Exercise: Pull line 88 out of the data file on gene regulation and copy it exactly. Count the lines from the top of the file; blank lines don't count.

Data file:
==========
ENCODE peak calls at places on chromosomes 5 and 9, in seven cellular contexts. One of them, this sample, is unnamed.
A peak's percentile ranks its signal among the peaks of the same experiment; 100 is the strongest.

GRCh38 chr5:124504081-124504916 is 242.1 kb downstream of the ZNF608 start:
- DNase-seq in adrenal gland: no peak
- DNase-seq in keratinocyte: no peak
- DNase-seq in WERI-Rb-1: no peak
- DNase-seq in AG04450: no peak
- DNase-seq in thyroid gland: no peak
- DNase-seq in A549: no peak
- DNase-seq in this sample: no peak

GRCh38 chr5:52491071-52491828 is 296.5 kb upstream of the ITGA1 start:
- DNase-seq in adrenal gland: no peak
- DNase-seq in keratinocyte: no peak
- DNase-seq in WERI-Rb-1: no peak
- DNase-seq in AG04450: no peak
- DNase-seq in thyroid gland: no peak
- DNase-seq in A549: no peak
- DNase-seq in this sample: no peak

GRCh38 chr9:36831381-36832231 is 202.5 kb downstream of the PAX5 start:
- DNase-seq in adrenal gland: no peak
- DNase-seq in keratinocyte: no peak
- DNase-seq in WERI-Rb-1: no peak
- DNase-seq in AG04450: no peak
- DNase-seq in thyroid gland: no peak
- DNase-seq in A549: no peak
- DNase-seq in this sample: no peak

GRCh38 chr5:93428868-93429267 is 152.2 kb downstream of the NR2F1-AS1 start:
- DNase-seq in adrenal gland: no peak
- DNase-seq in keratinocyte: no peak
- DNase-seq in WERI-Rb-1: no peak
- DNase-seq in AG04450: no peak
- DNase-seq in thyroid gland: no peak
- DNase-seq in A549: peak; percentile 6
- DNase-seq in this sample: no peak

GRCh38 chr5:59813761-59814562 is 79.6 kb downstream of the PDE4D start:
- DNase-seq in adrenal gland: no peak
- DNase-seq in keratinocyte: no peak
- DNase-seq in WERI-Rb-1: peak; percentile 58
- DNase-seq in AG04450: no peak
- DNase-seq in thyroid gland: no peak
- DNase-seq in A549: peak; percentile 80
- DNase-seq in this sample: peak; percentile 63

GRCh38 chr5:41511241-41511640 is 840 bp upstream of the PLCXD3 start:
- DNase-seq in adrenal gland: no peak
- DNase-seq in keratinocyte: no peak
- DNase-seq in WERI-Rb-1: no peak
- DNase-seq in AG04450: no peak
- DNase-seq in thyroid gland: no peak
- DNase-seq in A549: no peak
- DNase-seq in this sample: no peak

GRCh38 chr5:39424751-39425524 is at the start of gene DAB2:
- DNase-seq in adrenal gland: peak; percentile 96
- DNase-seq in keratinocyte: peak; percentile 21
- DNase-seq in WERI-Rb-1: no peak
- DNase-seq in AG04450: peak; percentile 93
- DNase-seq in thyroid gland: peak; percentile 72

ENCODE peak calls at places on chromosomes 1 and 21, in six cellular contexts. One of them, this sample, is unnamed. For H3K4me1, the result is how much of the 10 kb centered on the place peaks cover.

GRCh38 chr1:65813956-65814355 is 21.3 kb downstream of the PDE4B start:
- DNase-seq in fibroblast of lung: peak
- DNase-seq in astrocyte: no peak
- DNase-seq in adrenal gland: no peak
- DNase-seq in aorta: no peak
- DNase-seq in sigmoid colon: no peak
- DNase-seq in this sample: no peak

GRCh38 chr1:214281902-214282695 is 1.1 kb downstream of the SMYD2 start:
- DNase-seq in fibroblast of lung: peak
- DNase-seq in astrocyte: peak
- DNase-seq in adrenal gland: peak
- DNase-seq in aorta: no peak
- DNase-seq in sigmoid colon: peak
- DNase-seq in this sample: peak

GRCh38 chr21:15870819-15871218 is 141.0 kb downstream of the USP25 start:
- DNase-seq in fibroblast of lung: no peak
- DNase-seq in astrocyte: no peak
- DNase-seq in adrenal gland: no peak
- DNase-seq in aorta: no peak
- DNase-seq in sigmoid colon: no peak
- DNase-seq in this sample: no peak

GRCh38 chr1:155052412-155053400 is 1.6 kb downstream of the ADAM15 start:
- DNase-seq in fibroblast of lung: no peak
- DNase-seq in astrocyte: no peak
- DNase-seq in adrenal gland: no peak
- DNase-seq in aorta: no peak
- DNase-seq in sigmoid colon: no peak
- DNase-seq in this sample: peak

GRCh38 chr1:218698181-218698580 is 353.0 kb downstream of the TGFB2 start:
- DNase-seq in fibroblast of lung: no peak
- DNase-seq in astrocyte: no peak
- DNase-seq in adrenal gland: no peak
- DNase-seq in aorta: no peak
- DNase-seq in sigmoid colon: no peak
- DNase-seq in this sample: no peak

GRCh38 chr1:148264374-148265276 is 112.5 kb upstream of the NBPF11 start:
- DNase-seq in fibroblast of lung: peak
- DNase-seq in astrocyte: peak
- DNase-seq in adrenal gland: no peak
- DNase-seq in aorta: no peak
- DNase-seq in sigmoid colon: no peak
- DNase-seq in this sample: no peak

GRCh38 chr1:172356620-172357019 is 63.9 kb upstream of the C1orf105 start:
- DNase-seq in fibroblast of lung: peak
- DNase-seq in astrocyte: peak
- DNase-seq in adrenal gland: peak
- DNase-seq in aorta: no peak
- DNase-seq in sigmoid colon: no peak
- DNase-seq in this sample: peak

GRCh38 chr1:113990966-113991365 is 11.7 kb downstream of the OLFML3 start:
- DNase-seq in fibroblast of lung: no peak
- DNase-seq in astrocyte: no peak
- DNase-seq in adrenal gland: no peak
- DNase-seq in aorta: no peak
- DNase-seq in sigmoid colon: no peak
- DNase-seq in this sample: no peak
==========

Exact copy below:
- DNase-seq in astrocyte: no peak